It turns out that this was a long haul trucker, returning from Detroit to Brooklyn, and his truck was empty. The cupolas were loaded up, transported, and installed. And that man is now a member of the brotherhood of Holy Trinity Monastery.
On September 15, 2002, the lesser consecration of the church was performed, and although the church had yet to be frescoed, the first All-Night Vigil was served, and Liturgy celebrated the following morning. With time, a new wood carved iconostasis was installed. Almost all of the icons in the church, including in the iconostasis, are the work of Hieromonk Andrei (Erastov).
The church was fully consecrated by Bishop (now Metropolitan) Nicholas, First Hierarch of the Russian Church Abroad, on September 5, 2021. Serving alongside him were Bishop Luke of Syracuse and a multitude of clergy.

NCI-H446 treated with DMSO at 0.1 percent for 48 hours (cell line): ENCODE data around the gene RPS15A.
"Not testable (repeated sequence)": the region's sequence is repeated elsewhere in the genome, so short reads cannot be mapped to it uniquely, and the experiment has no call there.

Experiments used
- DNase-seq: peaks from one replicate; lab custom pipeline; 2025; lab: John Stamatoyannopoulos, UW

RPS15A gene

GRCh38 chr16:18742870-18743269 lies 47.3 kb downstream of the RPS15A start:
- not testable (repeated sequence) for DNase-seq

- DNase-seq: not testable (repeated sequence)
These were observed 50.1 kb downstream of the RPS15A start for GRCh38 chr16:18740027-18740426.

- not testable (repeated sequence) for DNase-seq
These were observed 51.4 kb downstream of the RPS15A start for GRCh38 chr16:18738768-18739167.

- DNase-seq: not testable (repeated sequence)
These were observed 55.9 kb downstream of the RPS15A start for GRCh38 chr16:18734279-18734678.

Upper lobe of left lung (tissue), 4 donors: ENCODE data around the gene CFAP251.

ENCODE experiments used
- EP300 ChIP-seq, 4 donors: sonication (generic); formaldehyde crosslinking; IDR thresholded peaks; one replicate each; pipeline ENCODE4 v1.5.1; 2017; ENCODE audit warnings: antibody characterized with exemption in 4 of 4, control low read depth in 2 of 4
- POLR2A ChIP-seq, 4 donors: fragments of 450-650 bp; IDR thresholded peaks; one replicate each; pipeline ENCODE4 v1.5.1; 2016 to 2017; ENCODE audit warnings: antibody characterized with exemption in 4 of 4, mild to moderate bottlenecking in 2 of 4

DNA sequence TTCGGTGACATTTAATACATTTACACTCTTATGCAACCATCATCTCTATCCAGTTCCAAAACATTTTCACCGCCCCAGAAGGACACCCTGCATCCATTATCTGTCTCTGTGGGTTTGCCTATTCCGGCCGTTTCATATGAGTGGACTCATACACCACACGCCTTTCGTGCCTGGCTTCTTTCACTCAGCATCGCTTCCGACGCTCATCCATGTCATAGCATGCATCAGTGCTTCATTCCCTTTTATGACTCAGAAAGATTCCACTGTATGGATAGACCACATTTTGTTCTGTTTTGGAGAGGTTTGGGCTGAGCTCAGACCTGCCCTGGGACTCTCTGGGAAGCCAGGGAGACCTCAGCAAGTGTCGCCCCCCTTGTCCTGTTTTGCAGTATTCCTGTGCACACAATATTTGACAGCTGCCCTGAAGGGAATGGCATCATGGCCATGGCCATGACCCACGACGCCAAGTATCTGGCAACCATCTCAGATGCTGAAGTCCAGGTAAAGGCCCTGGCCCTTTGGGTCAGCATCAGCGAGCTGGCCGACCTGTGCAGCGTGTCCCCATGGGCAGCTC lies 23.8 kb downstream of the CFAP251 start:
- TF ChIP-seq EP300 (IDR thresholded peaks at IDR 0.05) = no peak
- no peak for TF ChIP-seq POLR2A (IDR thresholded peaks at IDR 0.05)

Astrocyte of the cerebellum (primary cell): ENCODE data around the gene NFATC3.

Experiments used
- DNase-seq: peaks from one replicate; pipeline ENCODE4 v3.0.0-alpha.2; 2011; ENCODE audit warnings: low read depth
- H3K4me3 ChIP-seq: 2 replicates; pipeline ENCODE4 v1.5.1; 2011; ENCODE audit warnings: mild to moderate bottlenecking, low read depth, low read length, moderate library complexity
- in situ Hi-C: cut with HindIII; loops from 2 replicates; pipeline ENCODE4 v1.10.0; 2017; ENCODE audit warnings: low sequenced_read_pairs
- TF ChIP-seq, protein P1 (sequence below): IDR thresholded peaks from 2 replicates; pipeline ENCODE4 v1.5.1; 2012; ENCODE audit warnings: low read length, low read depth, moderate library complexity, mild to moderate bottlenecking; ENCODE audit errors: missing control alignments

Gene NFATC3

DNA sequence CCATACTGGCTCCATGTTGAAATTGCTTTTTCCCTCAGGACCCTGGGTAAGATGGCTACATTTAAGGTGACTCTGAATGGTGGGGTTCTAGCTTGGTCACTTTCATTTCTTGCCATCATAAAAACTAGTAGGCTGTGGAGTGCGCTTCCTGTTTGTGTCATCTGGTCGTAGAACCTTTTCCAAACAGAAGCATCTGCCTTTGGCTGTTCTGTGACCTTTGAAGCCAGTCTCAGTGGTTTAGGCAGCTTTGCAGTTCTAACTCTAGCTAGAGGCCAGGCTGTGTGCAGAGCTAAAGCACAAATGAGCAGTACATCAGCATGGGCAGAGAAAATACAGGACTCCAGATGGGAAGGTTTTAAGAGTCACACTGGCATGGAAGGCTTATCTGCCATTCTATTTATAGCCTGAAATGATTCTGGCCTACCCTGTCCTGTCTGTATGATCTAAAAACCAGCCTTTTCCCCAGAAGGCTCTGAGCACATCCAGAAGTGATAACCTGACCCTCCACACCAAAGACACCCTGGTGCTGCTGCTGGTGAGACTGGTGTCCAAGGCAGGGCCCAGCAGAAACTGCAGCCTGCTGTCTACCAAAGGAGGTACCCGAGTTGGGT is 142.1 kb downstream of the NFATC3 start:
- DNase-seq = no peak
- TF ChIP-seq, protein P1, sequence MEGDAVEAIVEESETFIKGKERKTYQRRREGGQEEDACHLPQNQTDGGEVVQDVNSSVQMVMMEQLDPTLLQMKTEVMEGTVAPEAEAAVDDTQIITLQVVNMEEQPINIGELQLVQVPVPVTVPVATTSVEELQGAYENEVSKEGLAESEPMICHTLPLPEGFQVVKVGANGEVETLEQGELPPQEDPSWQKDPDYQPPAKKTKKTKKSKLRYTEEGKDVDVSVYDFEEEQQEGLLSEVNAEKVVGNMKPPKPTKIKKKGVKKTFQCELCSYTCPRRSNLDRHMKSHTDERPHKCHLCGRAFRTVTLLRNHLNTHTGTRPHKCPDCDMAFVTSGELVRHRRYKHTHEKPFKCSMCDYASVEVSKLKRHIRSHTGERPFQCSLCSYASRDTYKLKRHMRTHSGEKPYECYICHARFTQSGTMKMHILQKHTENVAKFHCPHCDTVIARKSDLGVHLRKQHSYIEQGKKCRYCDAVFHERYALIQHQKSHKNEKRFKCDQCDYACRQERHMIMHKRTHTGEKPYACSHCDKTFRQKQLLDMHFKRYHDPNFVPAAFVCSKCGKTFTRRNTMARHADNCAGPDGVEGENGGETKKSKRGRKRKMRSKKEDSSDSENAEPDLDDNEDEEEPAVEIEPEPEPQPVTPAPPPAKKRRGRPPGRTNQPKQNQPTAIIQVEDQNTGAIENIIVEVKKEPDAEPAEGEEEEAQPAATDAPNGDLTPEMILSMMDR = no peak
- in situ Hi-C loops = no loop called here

"Now we have a strong community of Russian-speaking parishioners and Americans," Fr. Gregory continues. "All of the services are performed in two languages, with some parts in English and others in Church Slavonic."
‒ How did your parents come to America?
‒ My mother, Klavdia Sergeevna Naumenko (née – Kotenko) was the sister of Holy Trinity Monastery cleric Fr. Job (Kotenko; +2021), born in Kharkov. My father, Priest Vasiliy Naumenko, was born in the Kiev Oblast. By the way, for a long time I did not know that I was Ukrainian ‒ in the emigration, we all considered ourselves Russian.
My parents were married in Novo-Diveevo in 1954 by Bishop Andrei (Rymarenko; +1978). He also baptized me and my sister Elena.